Friday, August 25, 2017

Staying at Home and Travelling to France with Vivian Swift

Would you rather savor the joys of home or travel to France?

With these two books by author/artist Vivian Swift you can do both. They can each be picked up and enjoyed for a long read or just a brief sojourn. But really, they are more of an education and an experience than just books to read.

The first, When Wanderers Cease to Roam, I bought several years ago. It's publication date is 2008. Subtitled A Traveler's Journal of Staying Put, it is Ms. Swift's record, captured in words and watercolors, of coming to rest for a year in a village on the Long Island Sound after ten years of world travel. 

Through the pages of her monthly entries Ms. Swift shares her days and nights, reminisces about her many travels, records the weather, introduces her cats and neighbors, looks to the stars, drinks tea, muses on sweaters and mittens, and finds new uses for her now languishing suitcases.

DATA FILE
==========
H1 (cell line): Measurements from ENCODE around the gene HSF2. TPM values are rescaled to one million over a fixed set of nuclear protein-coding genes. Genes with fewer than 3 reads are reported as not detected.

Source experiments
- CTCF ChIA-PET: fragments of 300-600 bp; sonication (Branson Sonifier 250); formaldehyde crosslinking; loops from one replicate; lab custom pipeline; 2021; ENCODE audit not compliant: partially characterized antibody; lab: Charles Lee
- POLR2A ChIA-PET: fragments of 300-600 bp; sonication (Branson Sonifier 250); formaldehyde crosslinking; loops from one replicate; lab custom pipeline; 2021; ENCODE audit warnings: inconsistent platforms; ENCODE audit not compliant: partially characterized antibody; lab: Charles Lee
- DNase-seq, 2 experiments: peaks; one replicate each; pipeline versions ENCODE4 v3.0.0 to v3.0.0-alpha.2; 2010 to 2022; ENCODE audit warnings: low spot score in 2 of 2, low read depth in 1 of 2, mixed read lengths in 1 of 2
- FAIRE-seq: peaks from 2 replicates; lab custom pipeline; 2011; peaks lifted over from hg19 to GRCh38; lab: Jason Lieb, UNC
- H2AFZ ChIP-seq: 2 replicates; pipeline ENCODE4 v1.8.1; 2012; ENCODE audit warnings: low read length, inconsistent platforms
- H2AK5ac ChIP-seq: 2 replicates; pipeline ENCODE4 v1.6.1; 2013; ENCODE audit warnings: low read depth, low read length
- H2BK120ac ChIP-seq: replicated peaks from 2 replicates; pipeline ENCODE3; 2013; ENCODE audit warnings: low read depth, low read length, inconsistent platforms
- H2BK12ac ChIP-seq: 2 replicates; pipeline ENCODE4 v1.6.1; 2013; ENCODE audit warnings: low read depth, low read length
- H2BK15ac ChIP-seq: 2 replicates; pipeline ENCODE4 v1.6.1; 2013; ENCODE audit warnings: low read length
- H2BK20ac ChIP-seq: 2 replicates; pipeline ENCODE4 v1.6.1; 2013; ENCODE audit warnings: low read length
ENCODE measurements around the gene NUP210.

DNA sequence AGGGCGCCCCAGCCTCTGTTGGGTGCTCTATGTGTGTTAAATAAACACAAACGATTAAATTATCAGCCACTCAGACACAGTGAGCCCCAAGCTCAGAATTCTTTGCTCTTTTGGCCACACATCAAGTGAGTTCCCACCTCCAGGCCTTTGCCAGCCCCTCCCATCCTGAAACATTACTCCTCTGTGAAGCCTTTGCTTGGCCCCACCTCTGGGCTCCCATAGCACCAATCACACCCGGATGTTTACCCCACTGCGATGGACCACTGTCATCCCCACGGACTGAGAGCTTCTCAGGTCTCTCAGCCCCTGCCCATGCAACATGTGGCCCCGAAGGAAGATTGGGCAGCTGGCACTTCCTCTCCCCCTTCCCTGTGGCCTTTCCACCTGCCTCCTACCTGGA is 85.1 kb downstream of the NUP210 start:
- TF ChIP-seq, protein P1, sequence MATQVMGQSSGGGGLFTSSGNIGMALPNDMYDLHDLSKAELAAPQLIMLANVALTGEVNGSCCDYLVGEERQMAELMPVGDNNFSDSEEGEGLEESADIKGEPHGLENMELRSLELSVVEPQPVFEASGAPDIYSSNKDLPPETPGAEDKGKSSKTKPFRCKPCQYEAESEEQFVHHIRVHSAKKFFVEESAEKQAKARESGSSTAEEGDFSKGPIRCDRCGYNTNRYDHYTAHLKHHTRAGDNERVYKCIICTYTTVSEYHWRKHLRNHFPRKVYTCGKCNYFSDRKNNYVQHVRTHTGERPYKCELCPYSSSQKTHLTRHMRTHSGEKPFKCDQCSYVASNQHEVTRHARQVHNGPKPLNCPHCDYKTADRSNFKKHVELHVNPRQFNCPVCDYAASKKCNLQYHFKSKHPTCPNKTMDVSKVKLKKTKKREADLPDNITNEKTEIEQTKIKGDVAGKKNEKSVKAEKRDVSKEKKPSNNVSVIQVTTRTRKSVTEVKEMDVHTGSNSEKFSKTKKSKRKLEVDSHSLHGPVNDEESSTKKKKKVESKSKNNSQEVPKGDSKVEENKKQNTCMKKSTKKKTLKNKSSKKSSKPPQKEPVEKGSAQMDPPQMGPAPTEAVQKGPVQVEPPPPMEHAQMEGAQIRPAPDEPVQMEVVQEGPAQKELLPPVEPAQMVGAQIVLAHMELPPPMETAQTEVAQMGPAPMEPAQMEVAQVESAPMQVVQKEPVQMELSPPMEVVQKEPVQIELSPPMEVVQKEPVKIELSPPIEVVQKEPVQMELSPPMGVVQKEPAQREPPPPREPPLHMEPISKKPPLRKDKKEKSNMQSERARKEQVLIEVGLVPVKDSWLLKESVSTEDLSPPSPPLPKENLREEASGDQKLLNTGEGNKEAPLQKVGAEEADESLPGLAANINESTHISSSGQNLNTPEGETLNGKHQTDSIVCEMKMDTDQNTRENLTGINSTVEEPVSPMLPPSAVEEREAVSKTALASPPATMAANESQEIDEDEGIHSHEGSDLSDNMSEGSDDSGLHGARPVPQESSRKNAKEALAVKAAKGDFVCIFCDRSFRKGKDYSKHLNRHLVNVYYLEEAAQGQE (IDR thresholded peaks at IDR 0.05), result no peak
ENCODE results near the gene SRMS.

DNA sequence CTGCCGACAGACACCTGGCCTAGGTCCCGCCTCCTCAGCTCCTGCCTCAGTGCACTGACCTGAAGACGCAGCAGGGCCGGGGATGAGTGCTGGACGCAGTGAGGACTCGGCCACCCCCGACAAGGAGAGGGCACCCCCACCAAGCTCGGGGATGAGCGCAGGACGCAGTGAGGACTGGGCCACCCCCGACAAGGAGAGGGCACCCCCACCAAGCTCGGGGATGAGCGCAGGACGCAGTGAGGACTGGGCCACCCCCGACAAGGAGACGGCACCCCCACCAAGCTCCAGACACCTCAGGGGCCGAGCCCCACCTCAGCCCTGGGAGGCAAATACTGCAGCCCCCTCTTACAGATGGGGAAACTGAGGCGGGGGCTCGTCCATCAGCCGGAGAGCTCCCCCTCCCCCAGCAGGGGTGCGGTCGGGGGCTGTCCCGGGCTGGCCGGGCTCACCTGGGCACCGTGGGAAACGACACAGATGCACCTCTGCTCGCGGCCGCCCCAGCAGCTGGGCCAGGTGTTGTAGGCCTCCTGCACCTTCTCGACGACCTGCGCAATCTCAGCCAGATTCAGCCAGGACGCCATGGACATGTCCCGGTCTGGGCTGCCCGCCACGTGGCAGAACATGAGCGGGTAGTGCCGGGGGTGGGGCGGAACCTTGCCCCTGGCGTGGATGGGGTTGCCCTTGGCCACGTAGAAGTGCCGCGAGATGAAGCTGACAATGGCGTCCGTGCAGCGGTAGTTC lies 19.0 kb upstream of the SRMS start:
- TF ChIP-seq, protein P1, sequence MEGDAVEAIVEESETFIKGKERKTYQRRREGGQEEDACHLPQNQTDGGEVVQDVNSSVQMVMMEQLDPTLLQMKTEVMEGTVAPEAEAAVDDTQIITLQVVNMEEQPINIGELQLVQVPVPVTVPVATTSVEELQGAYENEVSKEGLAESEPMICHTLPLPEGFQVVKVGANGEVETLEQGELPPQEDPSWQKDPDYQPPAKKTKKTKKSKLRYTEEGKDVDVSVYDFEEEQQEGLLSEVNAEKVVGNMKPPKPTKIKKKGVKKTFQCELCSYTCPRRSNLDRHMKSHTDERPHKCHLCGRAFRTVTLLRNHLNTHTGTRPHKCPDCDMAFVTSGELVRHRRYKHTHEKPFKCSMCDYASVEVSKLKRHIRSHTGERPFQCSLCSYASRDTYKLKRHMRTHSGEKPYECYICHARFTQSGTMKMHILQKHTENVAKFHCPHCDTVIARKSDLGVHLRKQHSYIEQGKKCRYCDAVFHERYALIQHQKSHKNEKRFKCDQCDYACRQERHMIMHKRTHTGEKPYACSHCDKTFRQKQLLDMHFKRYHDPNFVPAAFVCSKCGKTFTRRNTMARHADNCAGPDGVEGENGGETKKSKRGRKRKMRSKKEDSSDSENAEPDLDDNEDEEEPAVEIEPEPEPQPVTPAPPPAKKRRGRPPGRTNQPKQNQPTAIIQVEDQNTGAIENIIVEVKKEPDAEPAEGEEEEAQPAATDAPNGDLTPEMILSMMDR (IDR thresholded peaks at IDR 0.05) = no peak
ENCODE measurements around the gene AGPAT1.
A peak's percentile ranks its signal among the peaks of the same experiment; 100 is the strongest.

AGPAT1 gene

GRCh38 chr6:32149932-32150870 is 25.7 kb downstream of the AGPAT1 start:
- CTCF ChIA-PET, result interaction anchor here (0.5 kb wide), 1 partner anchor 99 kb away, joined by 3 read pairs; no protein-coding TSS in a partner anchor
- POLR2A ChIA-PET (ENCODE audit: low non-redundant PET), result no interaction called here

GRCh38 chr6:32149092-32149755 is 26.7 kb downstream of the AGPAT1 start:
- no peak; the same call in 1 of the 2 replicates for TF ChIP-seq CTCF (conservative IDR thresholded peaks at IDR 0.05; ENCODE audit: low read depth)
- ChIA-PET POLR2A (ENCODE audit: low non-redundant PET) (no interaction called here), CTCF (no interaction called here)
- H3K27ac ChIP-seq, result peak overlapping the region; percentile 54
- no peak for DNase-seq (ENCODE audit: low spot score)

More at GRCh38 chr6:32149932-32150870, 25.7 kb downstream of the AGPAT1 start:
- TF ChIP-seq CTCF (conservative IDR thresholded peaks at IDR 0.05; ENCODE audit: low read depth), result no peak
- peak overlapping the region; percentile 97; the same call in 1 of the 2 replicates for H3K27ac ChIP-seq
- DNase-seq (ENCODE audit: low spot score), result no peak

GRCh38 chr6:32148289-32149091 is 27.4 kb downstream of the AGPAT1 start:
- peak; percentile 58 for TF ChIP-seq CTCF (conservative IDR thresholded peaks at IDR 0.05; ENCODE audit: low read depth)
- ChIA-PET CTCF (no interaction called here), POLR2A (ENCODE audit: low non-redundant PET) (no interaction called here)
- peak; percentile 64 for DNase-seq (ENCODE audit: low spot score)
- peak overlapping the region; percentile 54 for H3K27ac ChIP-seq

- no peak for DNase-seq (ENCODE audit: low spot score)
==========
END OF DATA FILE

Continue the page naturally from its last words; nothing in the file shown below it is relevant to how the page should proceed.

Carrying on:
I know why I bought this book - I love Ms. Swift's watercolors and illustrations. They express the joy of the every day. Simple lines. Clear colors. All that I strive for in my own sketchbook renderings.

The text is handwritten by the author which would normally put me off, but the words are clearly formed and not at all difficult to read. Her writing is energetic and entertaining. I feel I have stumbled upon one of her secret art journals.

Her collection of teacups